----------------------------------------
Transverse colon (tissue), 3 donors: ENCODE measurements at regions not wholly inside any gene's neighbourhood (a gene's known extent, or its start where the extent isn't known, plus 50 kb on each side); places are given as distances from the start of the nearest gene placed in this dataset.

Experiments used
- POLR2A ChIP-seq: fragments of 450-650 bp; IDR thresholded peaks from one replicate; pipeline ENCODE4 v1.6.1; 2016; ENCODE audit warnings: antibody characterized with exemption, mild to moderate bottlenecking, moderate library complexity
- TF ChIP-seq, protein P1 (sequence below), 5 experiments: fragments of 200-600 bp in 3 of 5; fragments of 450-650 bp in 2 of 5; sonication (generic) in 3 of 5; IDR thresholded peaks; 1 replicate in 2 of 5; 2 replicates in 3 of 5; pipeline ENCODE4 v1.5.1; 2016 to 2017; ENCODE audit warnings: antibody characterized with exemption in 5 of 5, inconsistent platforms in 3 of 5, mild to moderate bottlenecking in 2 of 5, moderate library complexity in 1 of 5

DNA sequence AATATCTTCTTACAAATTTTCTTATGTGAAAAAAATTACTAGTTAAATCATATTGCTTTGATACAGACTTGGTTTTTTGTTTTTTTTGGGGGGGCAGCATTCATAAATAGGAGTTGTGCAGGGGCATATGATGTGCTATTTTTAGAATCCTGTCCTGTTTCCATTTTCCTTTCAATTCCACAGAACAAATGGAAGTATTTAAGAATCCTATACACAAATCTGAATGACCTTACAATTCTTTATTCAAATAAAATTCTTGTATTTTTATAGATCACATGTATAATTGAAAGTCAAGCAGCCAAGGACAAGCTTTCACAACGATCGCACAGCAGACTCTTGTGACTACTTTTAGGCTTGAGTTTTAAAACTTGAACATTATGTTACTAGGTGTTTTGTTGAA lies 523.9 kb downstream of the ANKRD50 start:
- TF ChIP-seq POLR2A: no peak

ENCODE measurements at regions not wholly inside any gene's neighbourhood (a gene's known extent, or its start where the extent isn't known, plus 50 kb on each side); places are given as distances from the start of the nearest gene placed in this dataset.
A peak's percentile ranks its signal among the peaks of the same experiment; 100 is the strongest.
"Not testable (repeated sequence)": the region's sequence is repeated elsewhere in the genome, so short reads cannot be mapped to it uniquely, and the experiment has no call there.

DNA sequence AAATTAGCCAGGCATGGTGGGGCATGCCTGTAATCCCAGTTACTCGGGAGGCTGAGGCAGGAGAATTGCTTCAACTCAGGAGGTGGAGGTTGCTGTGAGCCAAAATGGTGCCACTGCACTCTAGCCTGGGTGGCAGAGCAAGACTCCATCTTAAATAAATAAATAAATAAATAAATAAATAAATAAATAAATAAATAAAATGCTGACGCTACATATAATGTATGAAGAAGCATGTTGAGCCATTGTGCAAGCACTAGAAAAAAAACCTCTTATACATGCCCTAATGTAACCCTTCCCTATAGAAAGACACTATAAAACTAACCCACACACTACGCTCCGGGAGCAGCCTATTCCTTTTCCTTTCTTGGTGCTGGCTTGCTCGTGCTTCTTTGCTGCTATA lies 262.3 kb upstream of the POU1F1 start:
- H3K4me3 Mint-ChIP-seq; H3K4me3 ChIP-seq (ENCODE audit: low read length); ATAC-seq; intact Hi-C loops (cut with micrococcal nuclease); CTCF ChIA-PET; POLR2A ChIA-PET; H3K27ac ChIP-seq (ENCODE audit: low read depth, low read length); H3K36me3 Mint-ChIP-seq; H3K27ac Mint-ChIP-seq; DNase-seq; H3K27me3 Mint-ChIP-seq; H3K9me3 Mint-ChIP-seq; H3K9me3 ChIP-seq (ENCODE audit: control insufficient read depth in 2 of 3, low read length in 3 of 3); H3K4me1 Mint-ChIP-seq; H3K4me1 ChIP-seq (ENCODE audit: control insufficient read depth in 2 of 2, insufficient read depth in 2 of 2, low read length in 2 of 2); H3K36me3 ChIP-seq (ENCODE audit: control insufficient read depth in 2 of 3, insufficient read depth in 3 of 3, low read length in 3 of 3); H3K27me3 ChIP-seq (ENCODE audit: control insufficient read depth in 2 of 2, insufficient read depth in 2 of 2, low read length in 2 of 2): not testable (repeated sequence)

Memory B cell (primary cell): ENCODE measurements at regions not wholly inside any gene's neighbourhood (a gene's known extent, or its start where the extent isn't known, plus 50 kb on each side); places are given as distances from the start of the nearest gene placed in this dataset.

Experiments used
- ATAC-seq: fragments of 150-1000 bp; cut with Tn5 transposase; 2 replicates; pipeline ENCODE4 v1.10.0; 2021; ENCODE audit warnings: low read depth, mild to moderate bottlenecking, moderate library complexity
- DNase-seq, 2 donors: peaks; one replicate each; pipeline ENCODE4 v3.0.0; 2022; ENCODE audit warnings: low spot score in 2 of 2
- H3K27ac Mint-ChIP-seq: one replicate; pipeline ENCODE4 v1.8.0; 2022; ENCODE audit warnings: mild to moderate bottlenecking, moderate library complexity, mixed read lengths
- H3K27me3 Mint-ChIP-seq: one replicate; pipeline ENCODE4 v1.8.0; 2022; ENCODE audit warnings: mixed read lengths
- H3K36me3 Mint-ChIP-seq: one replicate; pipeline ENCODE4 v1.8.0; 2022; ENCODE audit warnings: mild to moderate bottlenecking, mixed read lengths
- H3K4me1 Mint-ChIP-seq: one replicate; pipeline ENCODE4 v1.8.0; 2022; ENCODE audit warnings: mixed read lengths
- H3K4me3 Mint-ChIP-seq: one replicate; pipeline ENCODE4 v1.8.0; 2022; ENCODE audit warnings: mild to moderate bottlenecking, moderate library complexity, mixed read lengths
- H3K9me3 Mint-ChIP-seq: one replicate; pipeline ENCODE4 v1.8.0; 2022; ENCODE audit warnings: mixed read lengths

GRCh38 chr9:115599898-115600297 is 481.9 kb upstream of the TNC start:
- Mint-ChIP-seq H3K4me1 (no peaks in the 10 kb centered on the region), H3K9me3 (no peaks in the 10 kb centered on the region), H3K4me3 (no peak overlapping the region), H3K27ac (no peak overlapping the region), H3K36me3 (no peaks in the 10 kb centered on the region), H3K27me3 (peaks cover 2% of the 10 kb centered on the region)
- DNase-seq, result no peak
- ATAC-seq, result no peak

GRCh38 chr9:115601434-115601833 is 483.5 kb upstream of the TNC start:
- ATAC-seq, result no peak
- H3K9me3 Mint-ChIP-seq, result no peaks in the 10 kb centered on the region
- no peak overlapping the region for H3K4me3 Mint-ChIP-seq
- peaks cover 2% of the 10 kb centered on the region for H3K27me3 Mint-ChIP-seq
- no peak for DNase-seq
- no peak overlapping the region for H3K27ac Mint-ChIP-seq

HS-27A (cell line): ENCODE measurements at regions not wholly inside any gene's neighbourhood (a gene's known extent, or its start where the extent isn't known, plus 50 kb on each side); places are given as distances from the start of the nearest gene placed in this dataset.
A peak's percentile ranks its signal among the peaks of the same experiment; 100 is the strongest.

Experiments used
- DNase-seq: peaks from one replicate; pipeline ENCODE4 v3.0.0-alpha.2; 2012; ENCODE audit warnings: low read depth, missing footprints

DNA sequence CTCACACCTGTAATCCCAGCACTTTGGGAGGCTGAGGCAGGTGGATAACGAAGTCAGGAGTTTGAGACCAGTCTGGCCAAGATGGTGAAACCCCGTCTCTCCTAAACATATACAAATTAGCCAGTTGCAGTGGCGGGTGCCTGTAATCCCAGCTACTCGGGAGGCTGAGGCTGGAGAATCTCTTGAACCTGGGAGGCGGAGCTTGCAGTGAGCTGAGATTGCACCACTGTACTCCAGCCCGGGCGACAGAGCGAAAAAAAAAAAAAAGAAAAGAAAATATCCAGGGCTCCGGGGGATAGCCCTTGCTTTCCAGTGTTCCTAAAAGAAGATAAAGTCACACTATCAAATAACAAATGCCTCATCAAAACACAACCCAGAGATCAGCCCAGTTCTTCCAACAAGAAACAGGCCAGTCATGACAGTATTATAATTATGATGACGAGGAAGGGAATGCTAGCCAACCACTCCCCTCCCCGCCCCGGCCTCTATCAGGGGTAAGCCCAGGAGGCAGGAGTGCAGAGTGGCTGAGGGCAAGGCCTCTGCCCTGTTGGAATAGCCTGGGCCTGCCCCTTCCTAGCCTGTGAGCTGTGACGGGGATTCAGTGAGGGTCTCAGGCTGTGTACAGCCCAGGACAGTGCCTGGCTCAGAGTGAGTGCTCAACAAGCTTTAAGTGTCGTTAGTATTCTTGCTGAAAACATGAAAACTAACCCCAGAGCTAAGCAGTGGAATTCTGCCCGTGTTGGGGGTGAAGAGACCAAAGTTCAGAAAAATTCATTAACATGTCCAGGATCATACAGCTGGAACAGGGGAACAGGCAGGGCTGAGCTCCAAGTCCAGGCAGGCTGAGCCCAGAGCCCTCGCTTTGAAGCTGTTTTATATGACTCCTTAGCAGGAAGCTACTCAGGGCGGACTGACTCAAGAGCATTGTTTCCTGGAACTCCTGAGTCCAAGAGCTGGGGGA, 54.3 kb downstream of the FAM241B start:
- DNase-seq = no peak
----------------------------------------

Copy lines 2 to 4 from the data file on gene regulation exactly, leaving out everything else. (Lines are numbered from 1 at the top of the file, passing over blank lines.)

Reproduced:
Experiments used
- POLR2A ChIP-seq: fragments of 450-650 bp; IDR thresholded peaks from one replicate; pipeline ENCODE4 v1.6.1; 2016; ENCODE audit warnings: antibody characterized with exemption, mild to moderate bottlenecking, moderate library complexity
- TF ChIP-seq, protein P1 (sequence below), 5 experiments: fragments of 200-600 bp in 3 of 5; fragments of 450-650 bp in 2 of 5; sonication (generic) in 3 of 5; IDR thresholded peaks; 1 replicate in 2 of 5; 2 replicates in 3 of 5; pipeline ENCODE4 v1.5.1; 2016 to 2017; ENCODE audit warnings: antibody characterized with exemption in 5 of 5, inconsistent platforms in 3 of 5, mild to moderate bottlenecking in 2 of 5, moderate library complexity in 1 of 5